TX Restricts Informed Consent Laws for Abortion Clinics
Texas Attorney General Greg Abbott ruled on Friday that Texas abortion facilities may no longer use prerecorded phone messages to inform women about the risks of abortion prior to the procedure, a practice that formerly complied with state law. According to the Examiner Houston, Abbott also ruled that Texas law does not require a doctor to be present when a woman takes mifepristone, alternatively known as RU-486 or the abortion pill. Both of the rulings were at the request of anti-choice Republican State Representative Frank Corte Jr.
In January, Corte asked the attorney general to determine if the Texas Department of State Health Services had adhered to the state's disclosure laws when it permitted the use of the prerecorded messages to fulfill the legal requirements. State law requires that women provide voluntary and informed consent before receiving an abortion. The Examiner reports that Corte claimed using such messages does not fulfill the law's requirements because patients are "not able to participate" in the conversation and may be listening to a recording made by a doctor who is not their attending physician for the procedure. According to the Examiner, Attorney General Abbott agreed with Corte's assessment, writing that "If the legislature desired that such alternatives be available, it could have easily provided for them in the statute. It failed to do so here."
Kathi Seay, a spokesperson for Corte, told the Dallas Morning News that "abortion providers, rather than giving informed intent in person, do not allow a girl to have an interaction beforehand." Kelly Hart, Planned Parenthood of North Texas' director of public affairs, disagreed, stated that doctors do have face-to-face discussions with their patients before the procedure even though they are not required to do so by state law, according to the Dallas Morning News.
Corte also alleged that the Texas Occupations Code requires that a patient's doctor is present when she ingests mifepristone to terminate her pregnancy. However, Abbott rejected Corte's reasoning, stating that Corte's proposed requirement is not legally enforceable by state law.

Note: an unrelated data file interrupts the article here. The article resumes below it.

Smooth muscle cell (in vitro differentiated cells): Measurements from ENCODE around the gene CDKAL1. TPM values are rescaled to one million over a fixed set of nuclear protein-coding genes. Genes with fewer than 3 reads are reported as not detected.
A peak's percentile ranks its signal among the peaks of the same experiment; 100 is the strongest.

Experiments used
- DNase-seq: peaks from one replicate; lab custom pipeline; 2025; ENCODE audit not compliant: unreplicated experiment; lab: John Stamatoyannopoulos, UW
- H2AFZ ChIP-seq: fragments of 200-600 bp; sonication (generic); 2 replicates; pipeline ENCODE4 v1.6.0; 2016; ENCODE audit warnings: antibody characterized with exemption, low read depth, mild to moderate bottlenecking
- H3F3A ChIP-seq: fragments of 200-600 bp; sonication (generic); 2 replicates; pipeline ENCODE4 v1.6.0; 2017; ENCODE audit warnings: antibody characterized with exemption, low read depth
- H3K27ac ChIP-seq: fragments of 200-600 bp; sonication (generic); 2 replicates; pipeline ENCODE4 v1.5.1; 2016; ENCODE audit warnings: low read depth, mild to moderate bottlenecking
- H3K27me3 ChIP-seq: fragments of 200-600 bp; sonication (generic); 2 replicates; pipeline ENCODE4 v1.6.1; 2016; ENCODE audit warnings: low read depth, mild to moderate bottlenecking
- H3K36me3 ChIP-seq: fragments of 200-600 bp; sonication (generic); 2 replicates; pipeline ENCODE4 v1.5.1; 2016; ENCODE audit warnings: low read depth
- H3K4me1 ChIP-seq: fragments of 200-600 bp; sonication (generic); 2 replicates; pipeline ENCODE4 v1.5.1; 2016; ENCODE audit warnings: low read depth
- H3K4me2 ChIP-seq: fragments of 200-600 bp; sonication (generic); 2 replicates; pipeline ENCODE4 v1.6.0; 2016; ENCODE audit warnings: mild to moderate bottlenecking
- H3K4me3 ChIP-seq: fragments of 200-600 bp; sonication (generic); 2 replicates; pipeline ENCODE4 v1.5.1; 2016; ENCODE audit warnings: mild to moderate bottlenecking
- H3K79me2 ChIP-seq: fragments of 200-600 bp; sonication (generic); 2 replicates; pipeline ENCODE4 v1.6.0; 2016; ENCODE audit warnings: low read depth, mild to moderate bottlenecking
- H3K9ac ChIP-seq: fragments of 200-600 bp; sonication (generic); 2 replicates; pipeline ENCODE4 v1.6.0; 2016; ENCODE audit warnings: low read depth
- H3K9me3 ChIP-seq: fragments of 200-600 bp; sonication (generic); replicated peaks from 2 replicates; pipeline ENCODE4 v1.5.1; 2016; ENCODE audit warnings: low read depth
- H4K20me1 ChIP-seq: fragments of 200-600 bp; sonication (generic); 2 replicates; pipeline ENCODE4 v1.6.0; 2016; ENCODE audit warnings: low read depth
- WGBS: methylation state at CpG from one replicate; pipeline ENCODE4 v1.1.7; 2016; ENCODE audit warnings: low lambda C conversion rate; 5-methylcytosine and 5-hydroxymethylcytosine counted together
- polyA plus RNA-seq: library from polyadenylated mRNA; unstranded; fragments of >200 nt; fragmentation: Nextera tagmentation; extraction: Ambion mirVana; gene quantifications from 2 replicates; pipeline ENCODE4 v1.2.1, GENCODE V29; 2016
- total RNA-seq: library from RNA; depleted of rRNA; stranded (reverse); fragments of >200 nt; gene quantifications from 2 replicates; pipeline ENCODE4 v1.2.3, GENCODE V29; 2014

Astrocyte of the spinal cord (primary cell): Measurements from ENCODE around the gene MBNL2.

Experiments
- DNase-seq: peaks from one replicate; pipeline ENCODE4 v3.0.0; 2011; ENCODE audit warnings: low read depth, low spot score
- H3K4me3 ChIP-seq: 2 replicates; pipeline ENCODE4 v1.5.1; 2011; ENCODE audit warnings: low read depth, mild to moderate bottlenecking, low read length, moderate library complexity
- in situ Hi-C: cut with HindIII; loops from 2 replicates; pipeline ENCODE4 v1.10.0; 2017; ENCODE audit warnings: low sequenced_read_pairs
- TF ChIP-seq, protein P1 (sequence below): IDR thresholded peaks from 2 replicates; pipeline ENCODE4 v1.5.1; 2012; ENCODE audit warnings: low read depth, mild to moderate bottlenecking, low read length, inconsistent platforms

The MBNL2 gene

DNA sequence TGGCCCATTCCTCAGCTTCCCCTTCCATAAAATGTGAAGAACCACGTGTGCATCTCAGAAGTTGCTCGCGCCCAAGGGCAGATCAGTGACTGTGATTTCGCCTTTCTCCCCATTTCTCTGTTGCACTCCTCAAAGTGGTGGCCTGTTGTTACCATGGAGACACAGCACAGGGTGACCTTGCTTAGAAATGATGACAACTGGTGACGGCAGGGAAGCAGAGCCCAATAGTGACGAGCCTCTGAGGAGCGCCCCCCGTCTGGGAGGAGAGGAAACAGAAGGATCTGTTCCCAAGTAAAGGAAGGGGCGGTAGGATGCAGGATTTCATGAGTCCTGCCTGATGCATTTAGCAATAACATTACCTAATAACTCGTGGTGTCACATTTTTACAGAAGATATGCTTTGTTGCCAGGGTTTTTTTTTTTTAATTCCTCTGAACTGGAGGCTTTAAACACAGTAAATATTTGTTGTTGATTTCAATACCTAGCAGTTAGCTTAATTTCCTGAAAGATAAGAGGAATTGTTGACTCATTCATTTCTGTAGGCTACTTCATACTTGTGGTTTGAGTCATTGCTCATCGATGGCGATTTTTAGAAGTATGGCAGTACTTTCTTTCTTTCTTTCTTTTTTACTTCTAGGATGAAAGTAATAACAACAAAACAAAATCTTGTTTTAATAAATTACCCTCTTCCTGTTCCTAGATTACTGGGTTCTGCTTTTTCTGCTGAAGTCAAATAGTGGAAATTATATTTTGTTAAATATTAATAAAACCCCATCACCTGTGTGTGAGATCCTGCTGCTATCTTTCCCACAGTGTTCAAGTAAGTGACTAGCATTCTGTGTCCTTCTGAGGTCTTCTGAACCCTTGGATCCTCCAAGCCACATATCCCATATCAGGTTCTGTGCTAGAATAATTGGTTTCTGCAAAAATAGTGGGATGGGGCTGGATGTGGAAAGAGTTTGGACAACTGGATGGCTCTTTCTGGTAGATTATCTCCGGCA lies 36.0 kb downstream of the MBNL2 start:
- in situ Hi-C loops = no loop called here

Media Resources: Examiner Houston 9/25/10; Dallas Morning News 9/25/10
8/28/2015 Alaska Court Protects Abortion Access for Low-Income Women - The Alaska Superior Court struck down a state law yesterday that would have severely limited abortion access for low-income women in Alaska.
The state's Superior Court also struck down a Department of Health and Social Services regulation that placed narrow specifications on Medicaid coverage for abortions, requiring that Medicaid-funded abortions be determined by a physician to be "medically necessary." Last year, the Center for Reproductive Rights, the American Civil Liberties Union, and Planned Parenthood sued on behalf of the Planned Parenthood of the Great Northwest, claiming that the narrow definition of "medically necessary" arbitrarily established conditions designed to restrict the ability of low-income women to access abortion services.
The law was temporarily blocked last July by an Alaskan state court judge.
Superior Court Judge John Suddock ordered yesterday that the state be blocked from implementing this regulation, ruling that it placed an undue burden on low-income women seeking abortion services in Alaska.
"By providing health care to all poor Alaskans except women who need abortions, the challenged regulation violates the state constitutional guarantee of 'equal rights, opportunities, and protection under the law'," the ruling read.
"We applaud the superior court for striing down these cruel restrictions on women's health and rights that violate the Alaska Constitution," said Chris Charbonneau, CEO of Planned Parenthood of the Great Northwest and the Hawaiian Islands. . . .
8/26/2015 Saudi Women Prepare to Vote for the First Time - The fight for gender equality is making slow but notable progress in Saudi Arabia, where women will be allowed to vote for the first time in upcoming December elections.
This shift in Saudi law came in 2011, when a royal decree announced that women would be allowed to vote and run in local elections beginning in December of 2015. . . .